How do you solve a problem like Donald Trump? ‘We could shoot him’ says Sir David Attenborough

Donald Trump (AP Photo/John Locher)
Donald Trump (AP Photo/John Locher)
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How do you solve a problem like Donald Trump? “We could shoot him,” Sir David Attenborough has suggested in an interview revealing a steely political edge behind the cuddly image.

The veteran natural history broadcaster criticised the Republican presidential candidate’s climate change denial and said that the UK’s Brexit “mess” was the result of an unwise referendum.

Sir David Attenborough joked that shooting Donald Trump could be best way to stop the Republican candidate

Sir David Attenborough joked that shooting Donald Trump could be best way to stop the Republican candidate

Sir David, 90, who returns to BBC screens in Planet Earth II this weekend, was quizzed on current affairs by Emily Maitlis, the Newsnight host, for Radio Times.

Asked how he would feel about America electing a President who believed that climate change is a “Chinese hoax”, Sir David buried his head in his hands.

“Well, we lived through that with earlier presidents – they’ve been equally guilty… But what alternative do we have? Do we have any control or influence over the American elections? Of course we don’t,” said Sir David.

Sotto voce, he offered a more drastic solution. “We could shoot him. It’s not a bad idea…” A giggle suggested Sir David, who was invited to the White House by President Obama to discuss the planet’s future, was not being entirely serious.

Trump himself sparked a furore in August after he appeared to suggest that Hillary Clinton could be assassinated by disgruntled gun rights activists.

Sir David also compared the populism exploited by Trump with the Brexit vote. He said: “There’s confusion, isn’t there, between populism and parliamentary democracy. I mean, that’s why we’re in the mess we are with Brexit, is it not?”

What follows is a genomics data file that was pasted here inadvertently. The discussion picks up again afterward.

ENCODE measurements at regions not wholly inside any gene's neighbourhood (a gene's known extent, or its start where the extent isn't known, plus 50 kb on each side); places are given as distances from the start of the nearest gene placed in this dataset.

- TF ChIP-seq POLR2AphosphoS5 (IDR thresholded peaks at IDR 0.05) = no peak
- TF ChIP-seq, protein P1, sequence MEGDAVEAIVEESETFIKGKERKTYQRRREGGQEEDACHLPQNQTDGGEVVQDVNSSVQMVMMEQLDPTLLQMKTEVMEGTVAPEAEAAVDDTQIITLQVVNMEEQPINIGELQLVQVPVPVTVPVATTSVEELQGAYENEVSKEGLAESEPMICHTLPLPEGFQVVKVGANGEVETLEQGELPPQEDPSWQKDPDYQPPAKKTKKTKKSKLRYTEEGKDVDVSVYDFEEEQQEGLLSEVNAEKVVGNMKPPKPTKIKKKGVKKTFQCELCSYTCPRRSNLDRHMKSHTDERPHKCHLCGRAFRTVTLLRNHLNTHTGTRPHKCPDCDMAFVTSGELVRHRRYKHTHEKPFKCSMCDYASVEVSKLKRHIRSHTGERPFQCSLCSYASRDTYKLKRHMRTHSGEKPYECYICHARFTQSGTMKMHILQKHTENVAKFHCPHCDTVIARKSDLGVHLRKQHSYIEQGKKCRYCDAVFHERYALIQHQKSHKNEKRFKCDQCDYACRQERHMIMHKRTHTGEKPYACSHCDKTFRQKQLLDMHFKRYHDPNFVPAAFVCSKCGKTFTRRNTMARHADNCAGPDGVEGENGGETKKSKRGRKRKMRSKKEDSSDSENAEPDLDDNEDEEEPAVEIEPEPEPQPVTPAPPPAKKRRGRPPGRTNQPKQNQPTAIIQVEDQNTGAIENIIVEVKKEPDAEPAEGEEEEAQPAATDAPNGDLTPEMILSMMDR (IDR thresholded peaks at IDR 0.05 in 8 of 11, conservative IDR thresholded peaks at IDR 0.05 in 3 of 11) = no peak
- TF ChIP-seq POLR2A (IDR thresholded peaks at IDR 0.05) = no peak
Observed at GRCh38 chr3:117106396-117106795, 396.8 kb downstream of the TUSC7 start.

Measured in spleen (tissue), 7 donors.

Sir David asked: “Do we really want to live by this kind of referendum? What we mean by parliamentary democracy is surely that we find someone we respect who we think is probably wiser than we are, who is prepared to take the responsibility of pondering difficult things and then trust him – or her – to vote on our behalf.”

Leave campaigner Michael Gove’s claim during the campaign that “we’ve had enough of experts” was “catastrophic”, Sir David argued.

Discussing the current immigration debate, he said: “It’s very easy, as we all know, to be very tolerant of minorities until they become majorities and you find yourself a minority.”

Sir David repeated his view that population growth is the most fundamental issue facing the world. He is against “interfering with the basic human right, which is having children… but we should use every argument we have, and every persuasion we can get, to convince people (not to).”

He asked: “Why is there urban violence? Why are there these problems with immigration, why are we running short of food and polluting? Every single one of those comes down to…because there are more people.”

Sir David, a former BBC2 Controller in the 60s, said the corporation should not have fired Jeremy Clarkson because he represents an important anti-establishment voice.

The corporation should have smoothed over the fracas which resulted in Clarkson and the Top Gear presenting team leaving to present a rival show for Amazon. “Yes, I regret letting Clarkson go, because it’s very good to have a voice that’s anti-establishment, or so profoundly anti-establishment,” he said.

The Grand Tour, the new £160m series fronted by Clarkson, Richard Hammond and James May, launches on Amazon Prime in a fortnight following the ratings failure of the Chris Evans-fronted Top Gear on BBC2.

However, Sir David said the BBC was right not to have offered to match the £75m, three-year deal, which saw British television’s most popular show, The Great British Bake Off move to Channel 4.

“Oh, absolutely right,” he said. “To say to them, ‘If you want another million, go ahead, we’ve got plenty more ideas where that came from.’”

Reflecting on his early years at the BBC, Sir David said: “When I joined there was this absurd mystique that somehow there’s magic about making programmes and only the BBC knew how… as if we gave it to the nation.”

Planet Earth II, which was three years in the making and shot in 40 countries, utilises new technology to let viewers see snow leopards up close the first time as well as the world’s largest colony of chinstrap penguins.

The series opens with the intrepid Sir David soaring two miles above the Swiss Alps in a hot air balloon.